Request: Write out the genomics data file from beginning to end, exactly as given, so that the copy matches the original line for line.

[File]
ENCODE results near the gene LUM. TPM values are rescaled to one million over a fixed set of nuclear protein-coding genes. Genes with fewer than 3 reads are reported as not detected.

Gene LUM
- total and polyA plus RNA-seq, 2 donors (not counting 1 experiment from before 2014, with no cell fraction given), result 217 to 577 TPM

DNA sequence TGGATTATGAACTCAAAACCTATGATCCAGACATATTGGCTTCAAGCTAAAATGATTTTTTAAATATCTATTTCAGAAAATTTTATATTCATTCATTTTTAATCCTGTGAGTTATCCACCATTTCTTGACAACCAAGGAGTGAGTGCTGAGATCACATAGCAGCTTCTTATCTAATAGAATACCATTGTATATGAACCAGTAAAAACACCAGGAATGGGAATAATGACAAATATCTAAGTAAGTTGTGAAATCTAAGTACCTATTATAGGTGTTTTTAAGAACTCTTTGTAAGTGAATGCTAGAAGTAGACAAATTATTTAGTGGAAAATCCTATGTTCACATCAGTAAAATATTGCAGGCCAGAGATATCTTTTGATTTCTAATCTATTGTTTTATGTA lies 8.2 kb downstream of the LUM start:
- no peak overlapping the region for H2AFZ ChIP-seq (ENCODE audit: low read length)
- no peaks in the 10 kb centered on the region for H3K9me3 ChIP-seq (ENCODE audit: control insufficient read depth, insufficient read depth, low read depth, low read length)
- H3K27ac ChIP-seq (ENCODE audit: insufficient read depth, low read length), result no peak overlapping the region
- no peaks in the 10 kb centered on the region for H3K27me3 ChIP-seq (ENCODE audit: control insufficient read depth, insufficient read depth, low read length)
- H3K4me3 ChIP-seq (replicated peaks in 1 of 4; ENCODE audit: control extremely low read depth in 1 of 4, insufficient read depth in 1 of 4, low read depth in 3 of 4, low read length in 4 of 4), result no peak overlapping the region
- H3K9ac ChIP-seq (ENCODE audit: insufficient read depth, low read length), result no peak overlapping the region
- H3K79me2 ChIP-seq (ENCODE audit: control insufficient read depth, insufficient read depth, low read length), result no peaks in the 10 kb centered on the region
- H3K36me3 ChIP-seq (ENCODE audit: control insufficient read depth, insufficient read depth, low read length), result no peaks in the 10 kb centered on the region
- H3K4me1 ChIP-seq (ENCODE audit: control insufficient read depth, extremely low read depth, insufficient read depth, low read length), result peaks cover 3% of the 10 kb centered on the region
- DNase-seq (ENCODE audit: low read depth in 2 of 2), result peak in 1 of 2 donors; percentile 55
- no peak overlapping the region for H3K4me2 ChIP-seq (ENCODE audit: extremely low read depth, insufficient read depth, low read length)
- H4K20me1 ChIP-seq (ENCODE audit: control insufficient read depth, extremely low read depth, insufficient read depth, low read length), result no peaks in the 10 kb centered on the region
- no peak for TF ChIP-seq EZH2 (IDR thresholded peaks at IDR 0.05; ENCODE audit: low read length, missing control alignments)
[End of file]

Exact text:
ENCODE results near the gene LUM. TPM values are rescaled to one million over a fixed set of nuclear protein-coding genes. Genes with fewer than 3 reads are reported as not detected.

Gene LUM
- total and polyA plus RNA-seq, 2 donors (not counting 1 experiment from before 2014, with no cell fraction given), result 217 to 577 TPM

DNA sequence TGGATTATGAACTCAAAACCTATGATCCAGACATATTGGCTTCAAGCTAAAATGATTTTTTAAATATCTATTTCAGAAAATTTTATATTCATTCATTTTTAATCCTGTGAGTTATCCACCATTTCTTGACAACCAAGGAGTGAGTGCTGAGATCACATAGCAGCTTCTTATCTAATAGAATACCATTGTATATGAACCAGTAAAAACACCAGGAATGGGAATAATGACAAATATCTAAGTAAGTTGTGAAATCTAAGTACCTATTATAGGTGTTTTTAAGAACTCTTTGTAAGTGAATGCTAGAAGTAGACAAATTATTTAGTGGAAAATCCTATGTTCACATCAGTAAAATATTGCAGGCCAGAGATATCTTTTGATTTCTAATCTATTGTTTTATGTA lies 8.2 kb downstream of the LUM start:
- no peak overlapping the region for H2AFZ ChIP-seq (ENCODE audit: low read length)
- no peaks in the 10 kb centered on the region for H3K9me3 ChIP-seq (ENCODE audit: control insufficient read depth, insufficient read depth, low read depth, low read length)
- H3K27ac ChIP-seq (ENCODE audit: insufficient read depth, low read length), result no peak overlapping the region
- no peaks in the 10 kb centered on the region for H3K27me3 ChIP-seq (ENCODE audit: control insufficient read depth, insufficient read depth, low read length)
- H3K4me3 ChIP-seq (replicated peaks in 1 of 4; ENCODE audit: control extremely low read depth in 1 of 4, insufficient read depth in 1 of 4, low read depth in 3 of 4, low read length in 4 of 4), result no peak overlapping the region
- H3K9ac ChIP-seq (ENCODE audit: insufficient read depth, low read length), result no peak overlapping the region
- H3K79me2 ChIP-seq (ENCODE audit: control insufficient read depth, insufficient read depth, low read length), result no peaks in the 10 kb centered on the region
- H3K36me3 ChIP-seq (ENCODE audit: control insufficient read depth, insufficient read depth, low read length), result no peaks in the 10 kb centered on the region
- H3K4me1 ChIP-seq (ENCODE audit: control insufficient read depth, extremely low read depth, insufficient read depth, low read length), result peaks cover 3% of the 10 kb centered on the region
- DNase-seq (ENCODE audit: low read depth in 2 of 2), result peak in 1 of 2 donors; percentile 55
- no peak overlapping the region for H3K4me2 ChIP-seq (ENCODE audit: extremely low read depth, insufficient read depth, low read length)
- H4K20me1 ChIP-seq (ENCODE audit: control insufficient read depth, extremely low read depth, insufficient read depth, low read length), result no peaks in the 10 kb centered on the region
- no peak for TF ChIP-seq EZH2 (IDR thresholded peaks at IDR 0.05; ENCODE audit: low read length, missing control alignments)